3. Rebounding Mountains

Though the average hiker wouldn't notice, the Alps and other mountain ranges have experienced a gradual growth spurt over the past century or so thanks to the melting of the glaciers atop them. For thousands of years, the weight of these glaciers has pushed against the Earth's surface, causing it to depress. As the glaciers melt, this weight is lifting, and the surface slowly is springing back. Because global warming speeds up the melting of these glaciers, the mountains are rebounding faster.

2. Ruined Ruins

All over the globe, temples, ancient settlements and other artifacts stand as monuments to civilizations past that until now have withstood the tests of time. But the immediate effects of global warming may finally do them in. Rising seas and more extreme weather have the potential to damage irreplaceable sites. Floods attributed to global warming have already damaged a 600-year-old site, Sukhothai, which was once the capital of a Thai kingdom.

1. Forest Fire Frenzy

While it's melting glaciers and creating more intense hurricanes, global warming also seems to be heating up forest fires in the United States. In western states over the past few decades, more wildfires have blazed across the countryside, burning more area for longer periods of time. Scientists have correlated the rampant blazes with warmer temperatures and earlier snowmelt. When spring arrives early and triggers an earlier snow-melt, forest areas become drier and stay so for longer, increasing the chance that they might ignite.

Friday, February 15, 2008

Avalanche of water threatens Colorado town


By P. SOLOMON BANDA, Associated Press Writer

More than 1 billion gallons of contaminated water — enough to fill 1,500 Olympic-sized swimming pools — is trapped in a tunnel in the mountains above the historic town of Leadville and threatening to blow.

Lake County Commissioners have declared a local state of emergency for fear that this winter's above-average snowpack will melt and cause a catastrophic tidal wave.

The water is backed up in abandoned mine shafts and a 2.1-mile drainage tunnel that is partially collapsed, creating the pooling of water contaminated with heavy metals.

County officials have been nervously monitoring the rising water pressure inside the mine shafts for about two years. An explosion could inundate Leadville and contaminate the Arkansas River.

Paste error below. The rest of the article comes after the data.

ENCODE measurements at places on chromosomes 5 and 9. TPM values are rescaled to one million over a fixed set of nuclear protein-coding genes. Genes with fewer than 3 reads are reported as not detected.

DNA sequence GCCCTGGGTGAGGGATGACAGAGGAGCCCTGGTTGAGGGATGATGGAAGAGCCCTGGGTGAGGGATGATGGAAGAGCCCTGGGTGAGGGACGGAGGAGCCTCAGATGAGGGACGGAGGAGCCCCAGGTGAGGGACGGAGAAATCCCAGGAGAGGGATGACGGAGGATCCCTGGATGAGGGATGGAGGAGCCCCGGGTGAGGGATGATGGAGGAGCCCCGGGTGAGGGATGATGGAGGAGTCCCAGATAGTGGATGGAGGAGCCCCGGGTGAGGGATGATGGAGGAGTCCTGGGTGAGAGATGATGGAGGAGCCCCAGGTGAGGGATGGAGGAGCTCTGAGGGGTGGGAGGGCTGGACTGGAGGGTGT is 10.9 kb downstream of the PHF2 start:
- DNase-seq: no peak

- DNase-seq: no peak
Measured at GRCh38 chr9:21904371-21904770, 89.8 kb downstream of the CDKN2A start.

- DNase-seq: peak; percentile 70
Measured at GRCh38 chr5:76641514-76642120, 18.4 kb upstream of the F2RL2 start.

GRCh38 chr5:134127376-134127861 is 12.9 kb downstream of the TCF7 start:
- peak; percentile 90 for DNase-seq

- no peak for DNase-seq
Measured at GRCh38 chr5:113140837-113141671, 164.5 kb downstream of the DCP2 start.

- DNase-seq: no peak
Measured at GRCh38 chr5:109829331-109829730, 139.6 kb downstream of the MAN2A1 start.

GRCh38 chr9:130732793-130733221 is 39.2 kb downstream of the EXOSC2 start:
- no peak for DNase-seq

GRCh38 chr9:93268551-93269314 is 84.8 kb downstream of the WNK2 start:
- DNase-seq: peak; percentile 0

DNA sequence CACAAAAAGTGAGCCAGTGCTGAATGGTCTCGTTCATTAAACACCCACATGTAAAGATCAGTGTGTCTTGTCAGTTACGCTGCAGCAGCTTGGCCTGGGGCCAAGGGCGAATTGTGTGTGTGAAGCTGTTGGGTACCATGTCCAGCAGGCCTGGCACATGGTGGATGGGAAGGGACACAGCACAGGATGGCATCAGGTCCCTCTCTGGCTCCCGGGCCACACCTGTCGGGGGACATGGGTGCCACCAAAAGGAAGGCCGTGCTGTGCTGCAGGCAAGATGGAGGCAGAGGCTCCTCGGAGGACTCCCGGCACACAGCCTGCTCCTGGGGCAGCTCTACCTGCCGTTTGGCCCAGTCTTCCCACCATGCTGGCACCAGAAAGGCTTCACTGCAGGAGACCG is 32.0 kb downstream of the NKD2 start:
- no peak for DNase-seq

"It could come out, we just don't know where," county Commissioner Carl Schaefer said. "We're seeing changes and we're very concerned. We're not crying `Chicken Little' here."

State and federal officials agreed Thursday to conduct a risk assessment before taking any action. Critics said something should be done immediately to ease the pressure.

Peter Soeth, a spokesman for the Bureau of Reclamation, which acquired the drainage tunnel in 1959, said there was no immediate threat to Leadville's 2,700 residents.

Officials point out that a speaker system to broadcast evacuation notices has already been installed near a mobile home park that has 300 residents near the tunnel's portal.

The tunnel normally drains water that seeps into some of the hundreds of abandoned mine shafts and other mine workings in the mountains east and south of Leadville and deposits it into the East Fork of the Arkansas River about a mile north of town.

The Environmental Protection Agency raised concerns about the situation in letters sent to the Bureau of Reclamation, which has been assessing the concerns.

"Due to the unknown condition of the tunnel blockage and the large volume of water behind the blockages, we are concerned that an uncontrolled, potentially-catastrophic release of water to the Arkansas River from (the tunnel) is likely at some point," said one EPA letter sent in November.

Stan Christensen, an EPA expert on the tunnel, said the likelihood that something catastrophic can happen increases the longer nothing is done.

A water treatment plant at the foot of the tunnel removes toxins and heavy metals such as zinc, cadmium and manganese before discharging the water into the Arkansas River. The mobile home park is near the treatment plant.

New springs and seepages have appeared at California Gulch, which sits below the plant. Tests have shown high levels of heavy metals typically found in mine discharge, leading officials to conclude the trapped water is finding ways out.

"No one can tell us what it means," said Jeffrey Foley, Lake County's emergency management director. "It's finding fault lines and it's pouring mine-contaminated water into the Arkansas."

The EPA's Christensen said the water table is rising regionwide and that his agency can't immediately reach the same conclusion.

Leadville, which sits at 10,200 feet of elevation and some 100 miles west of Denver, rose to national prominence and attracted thousands of people after a gold rush in 1859. After the gold ran out, silver became the dominant mining industry.

Later, a mine that sits beneath 13,000-foot mountain peaks began shipping molybdenum ore in 1915. Miners have recovered 946,000 tons of molybdenum, used to harden steel, worth about $4 billion. The Climax mine closed in 1995.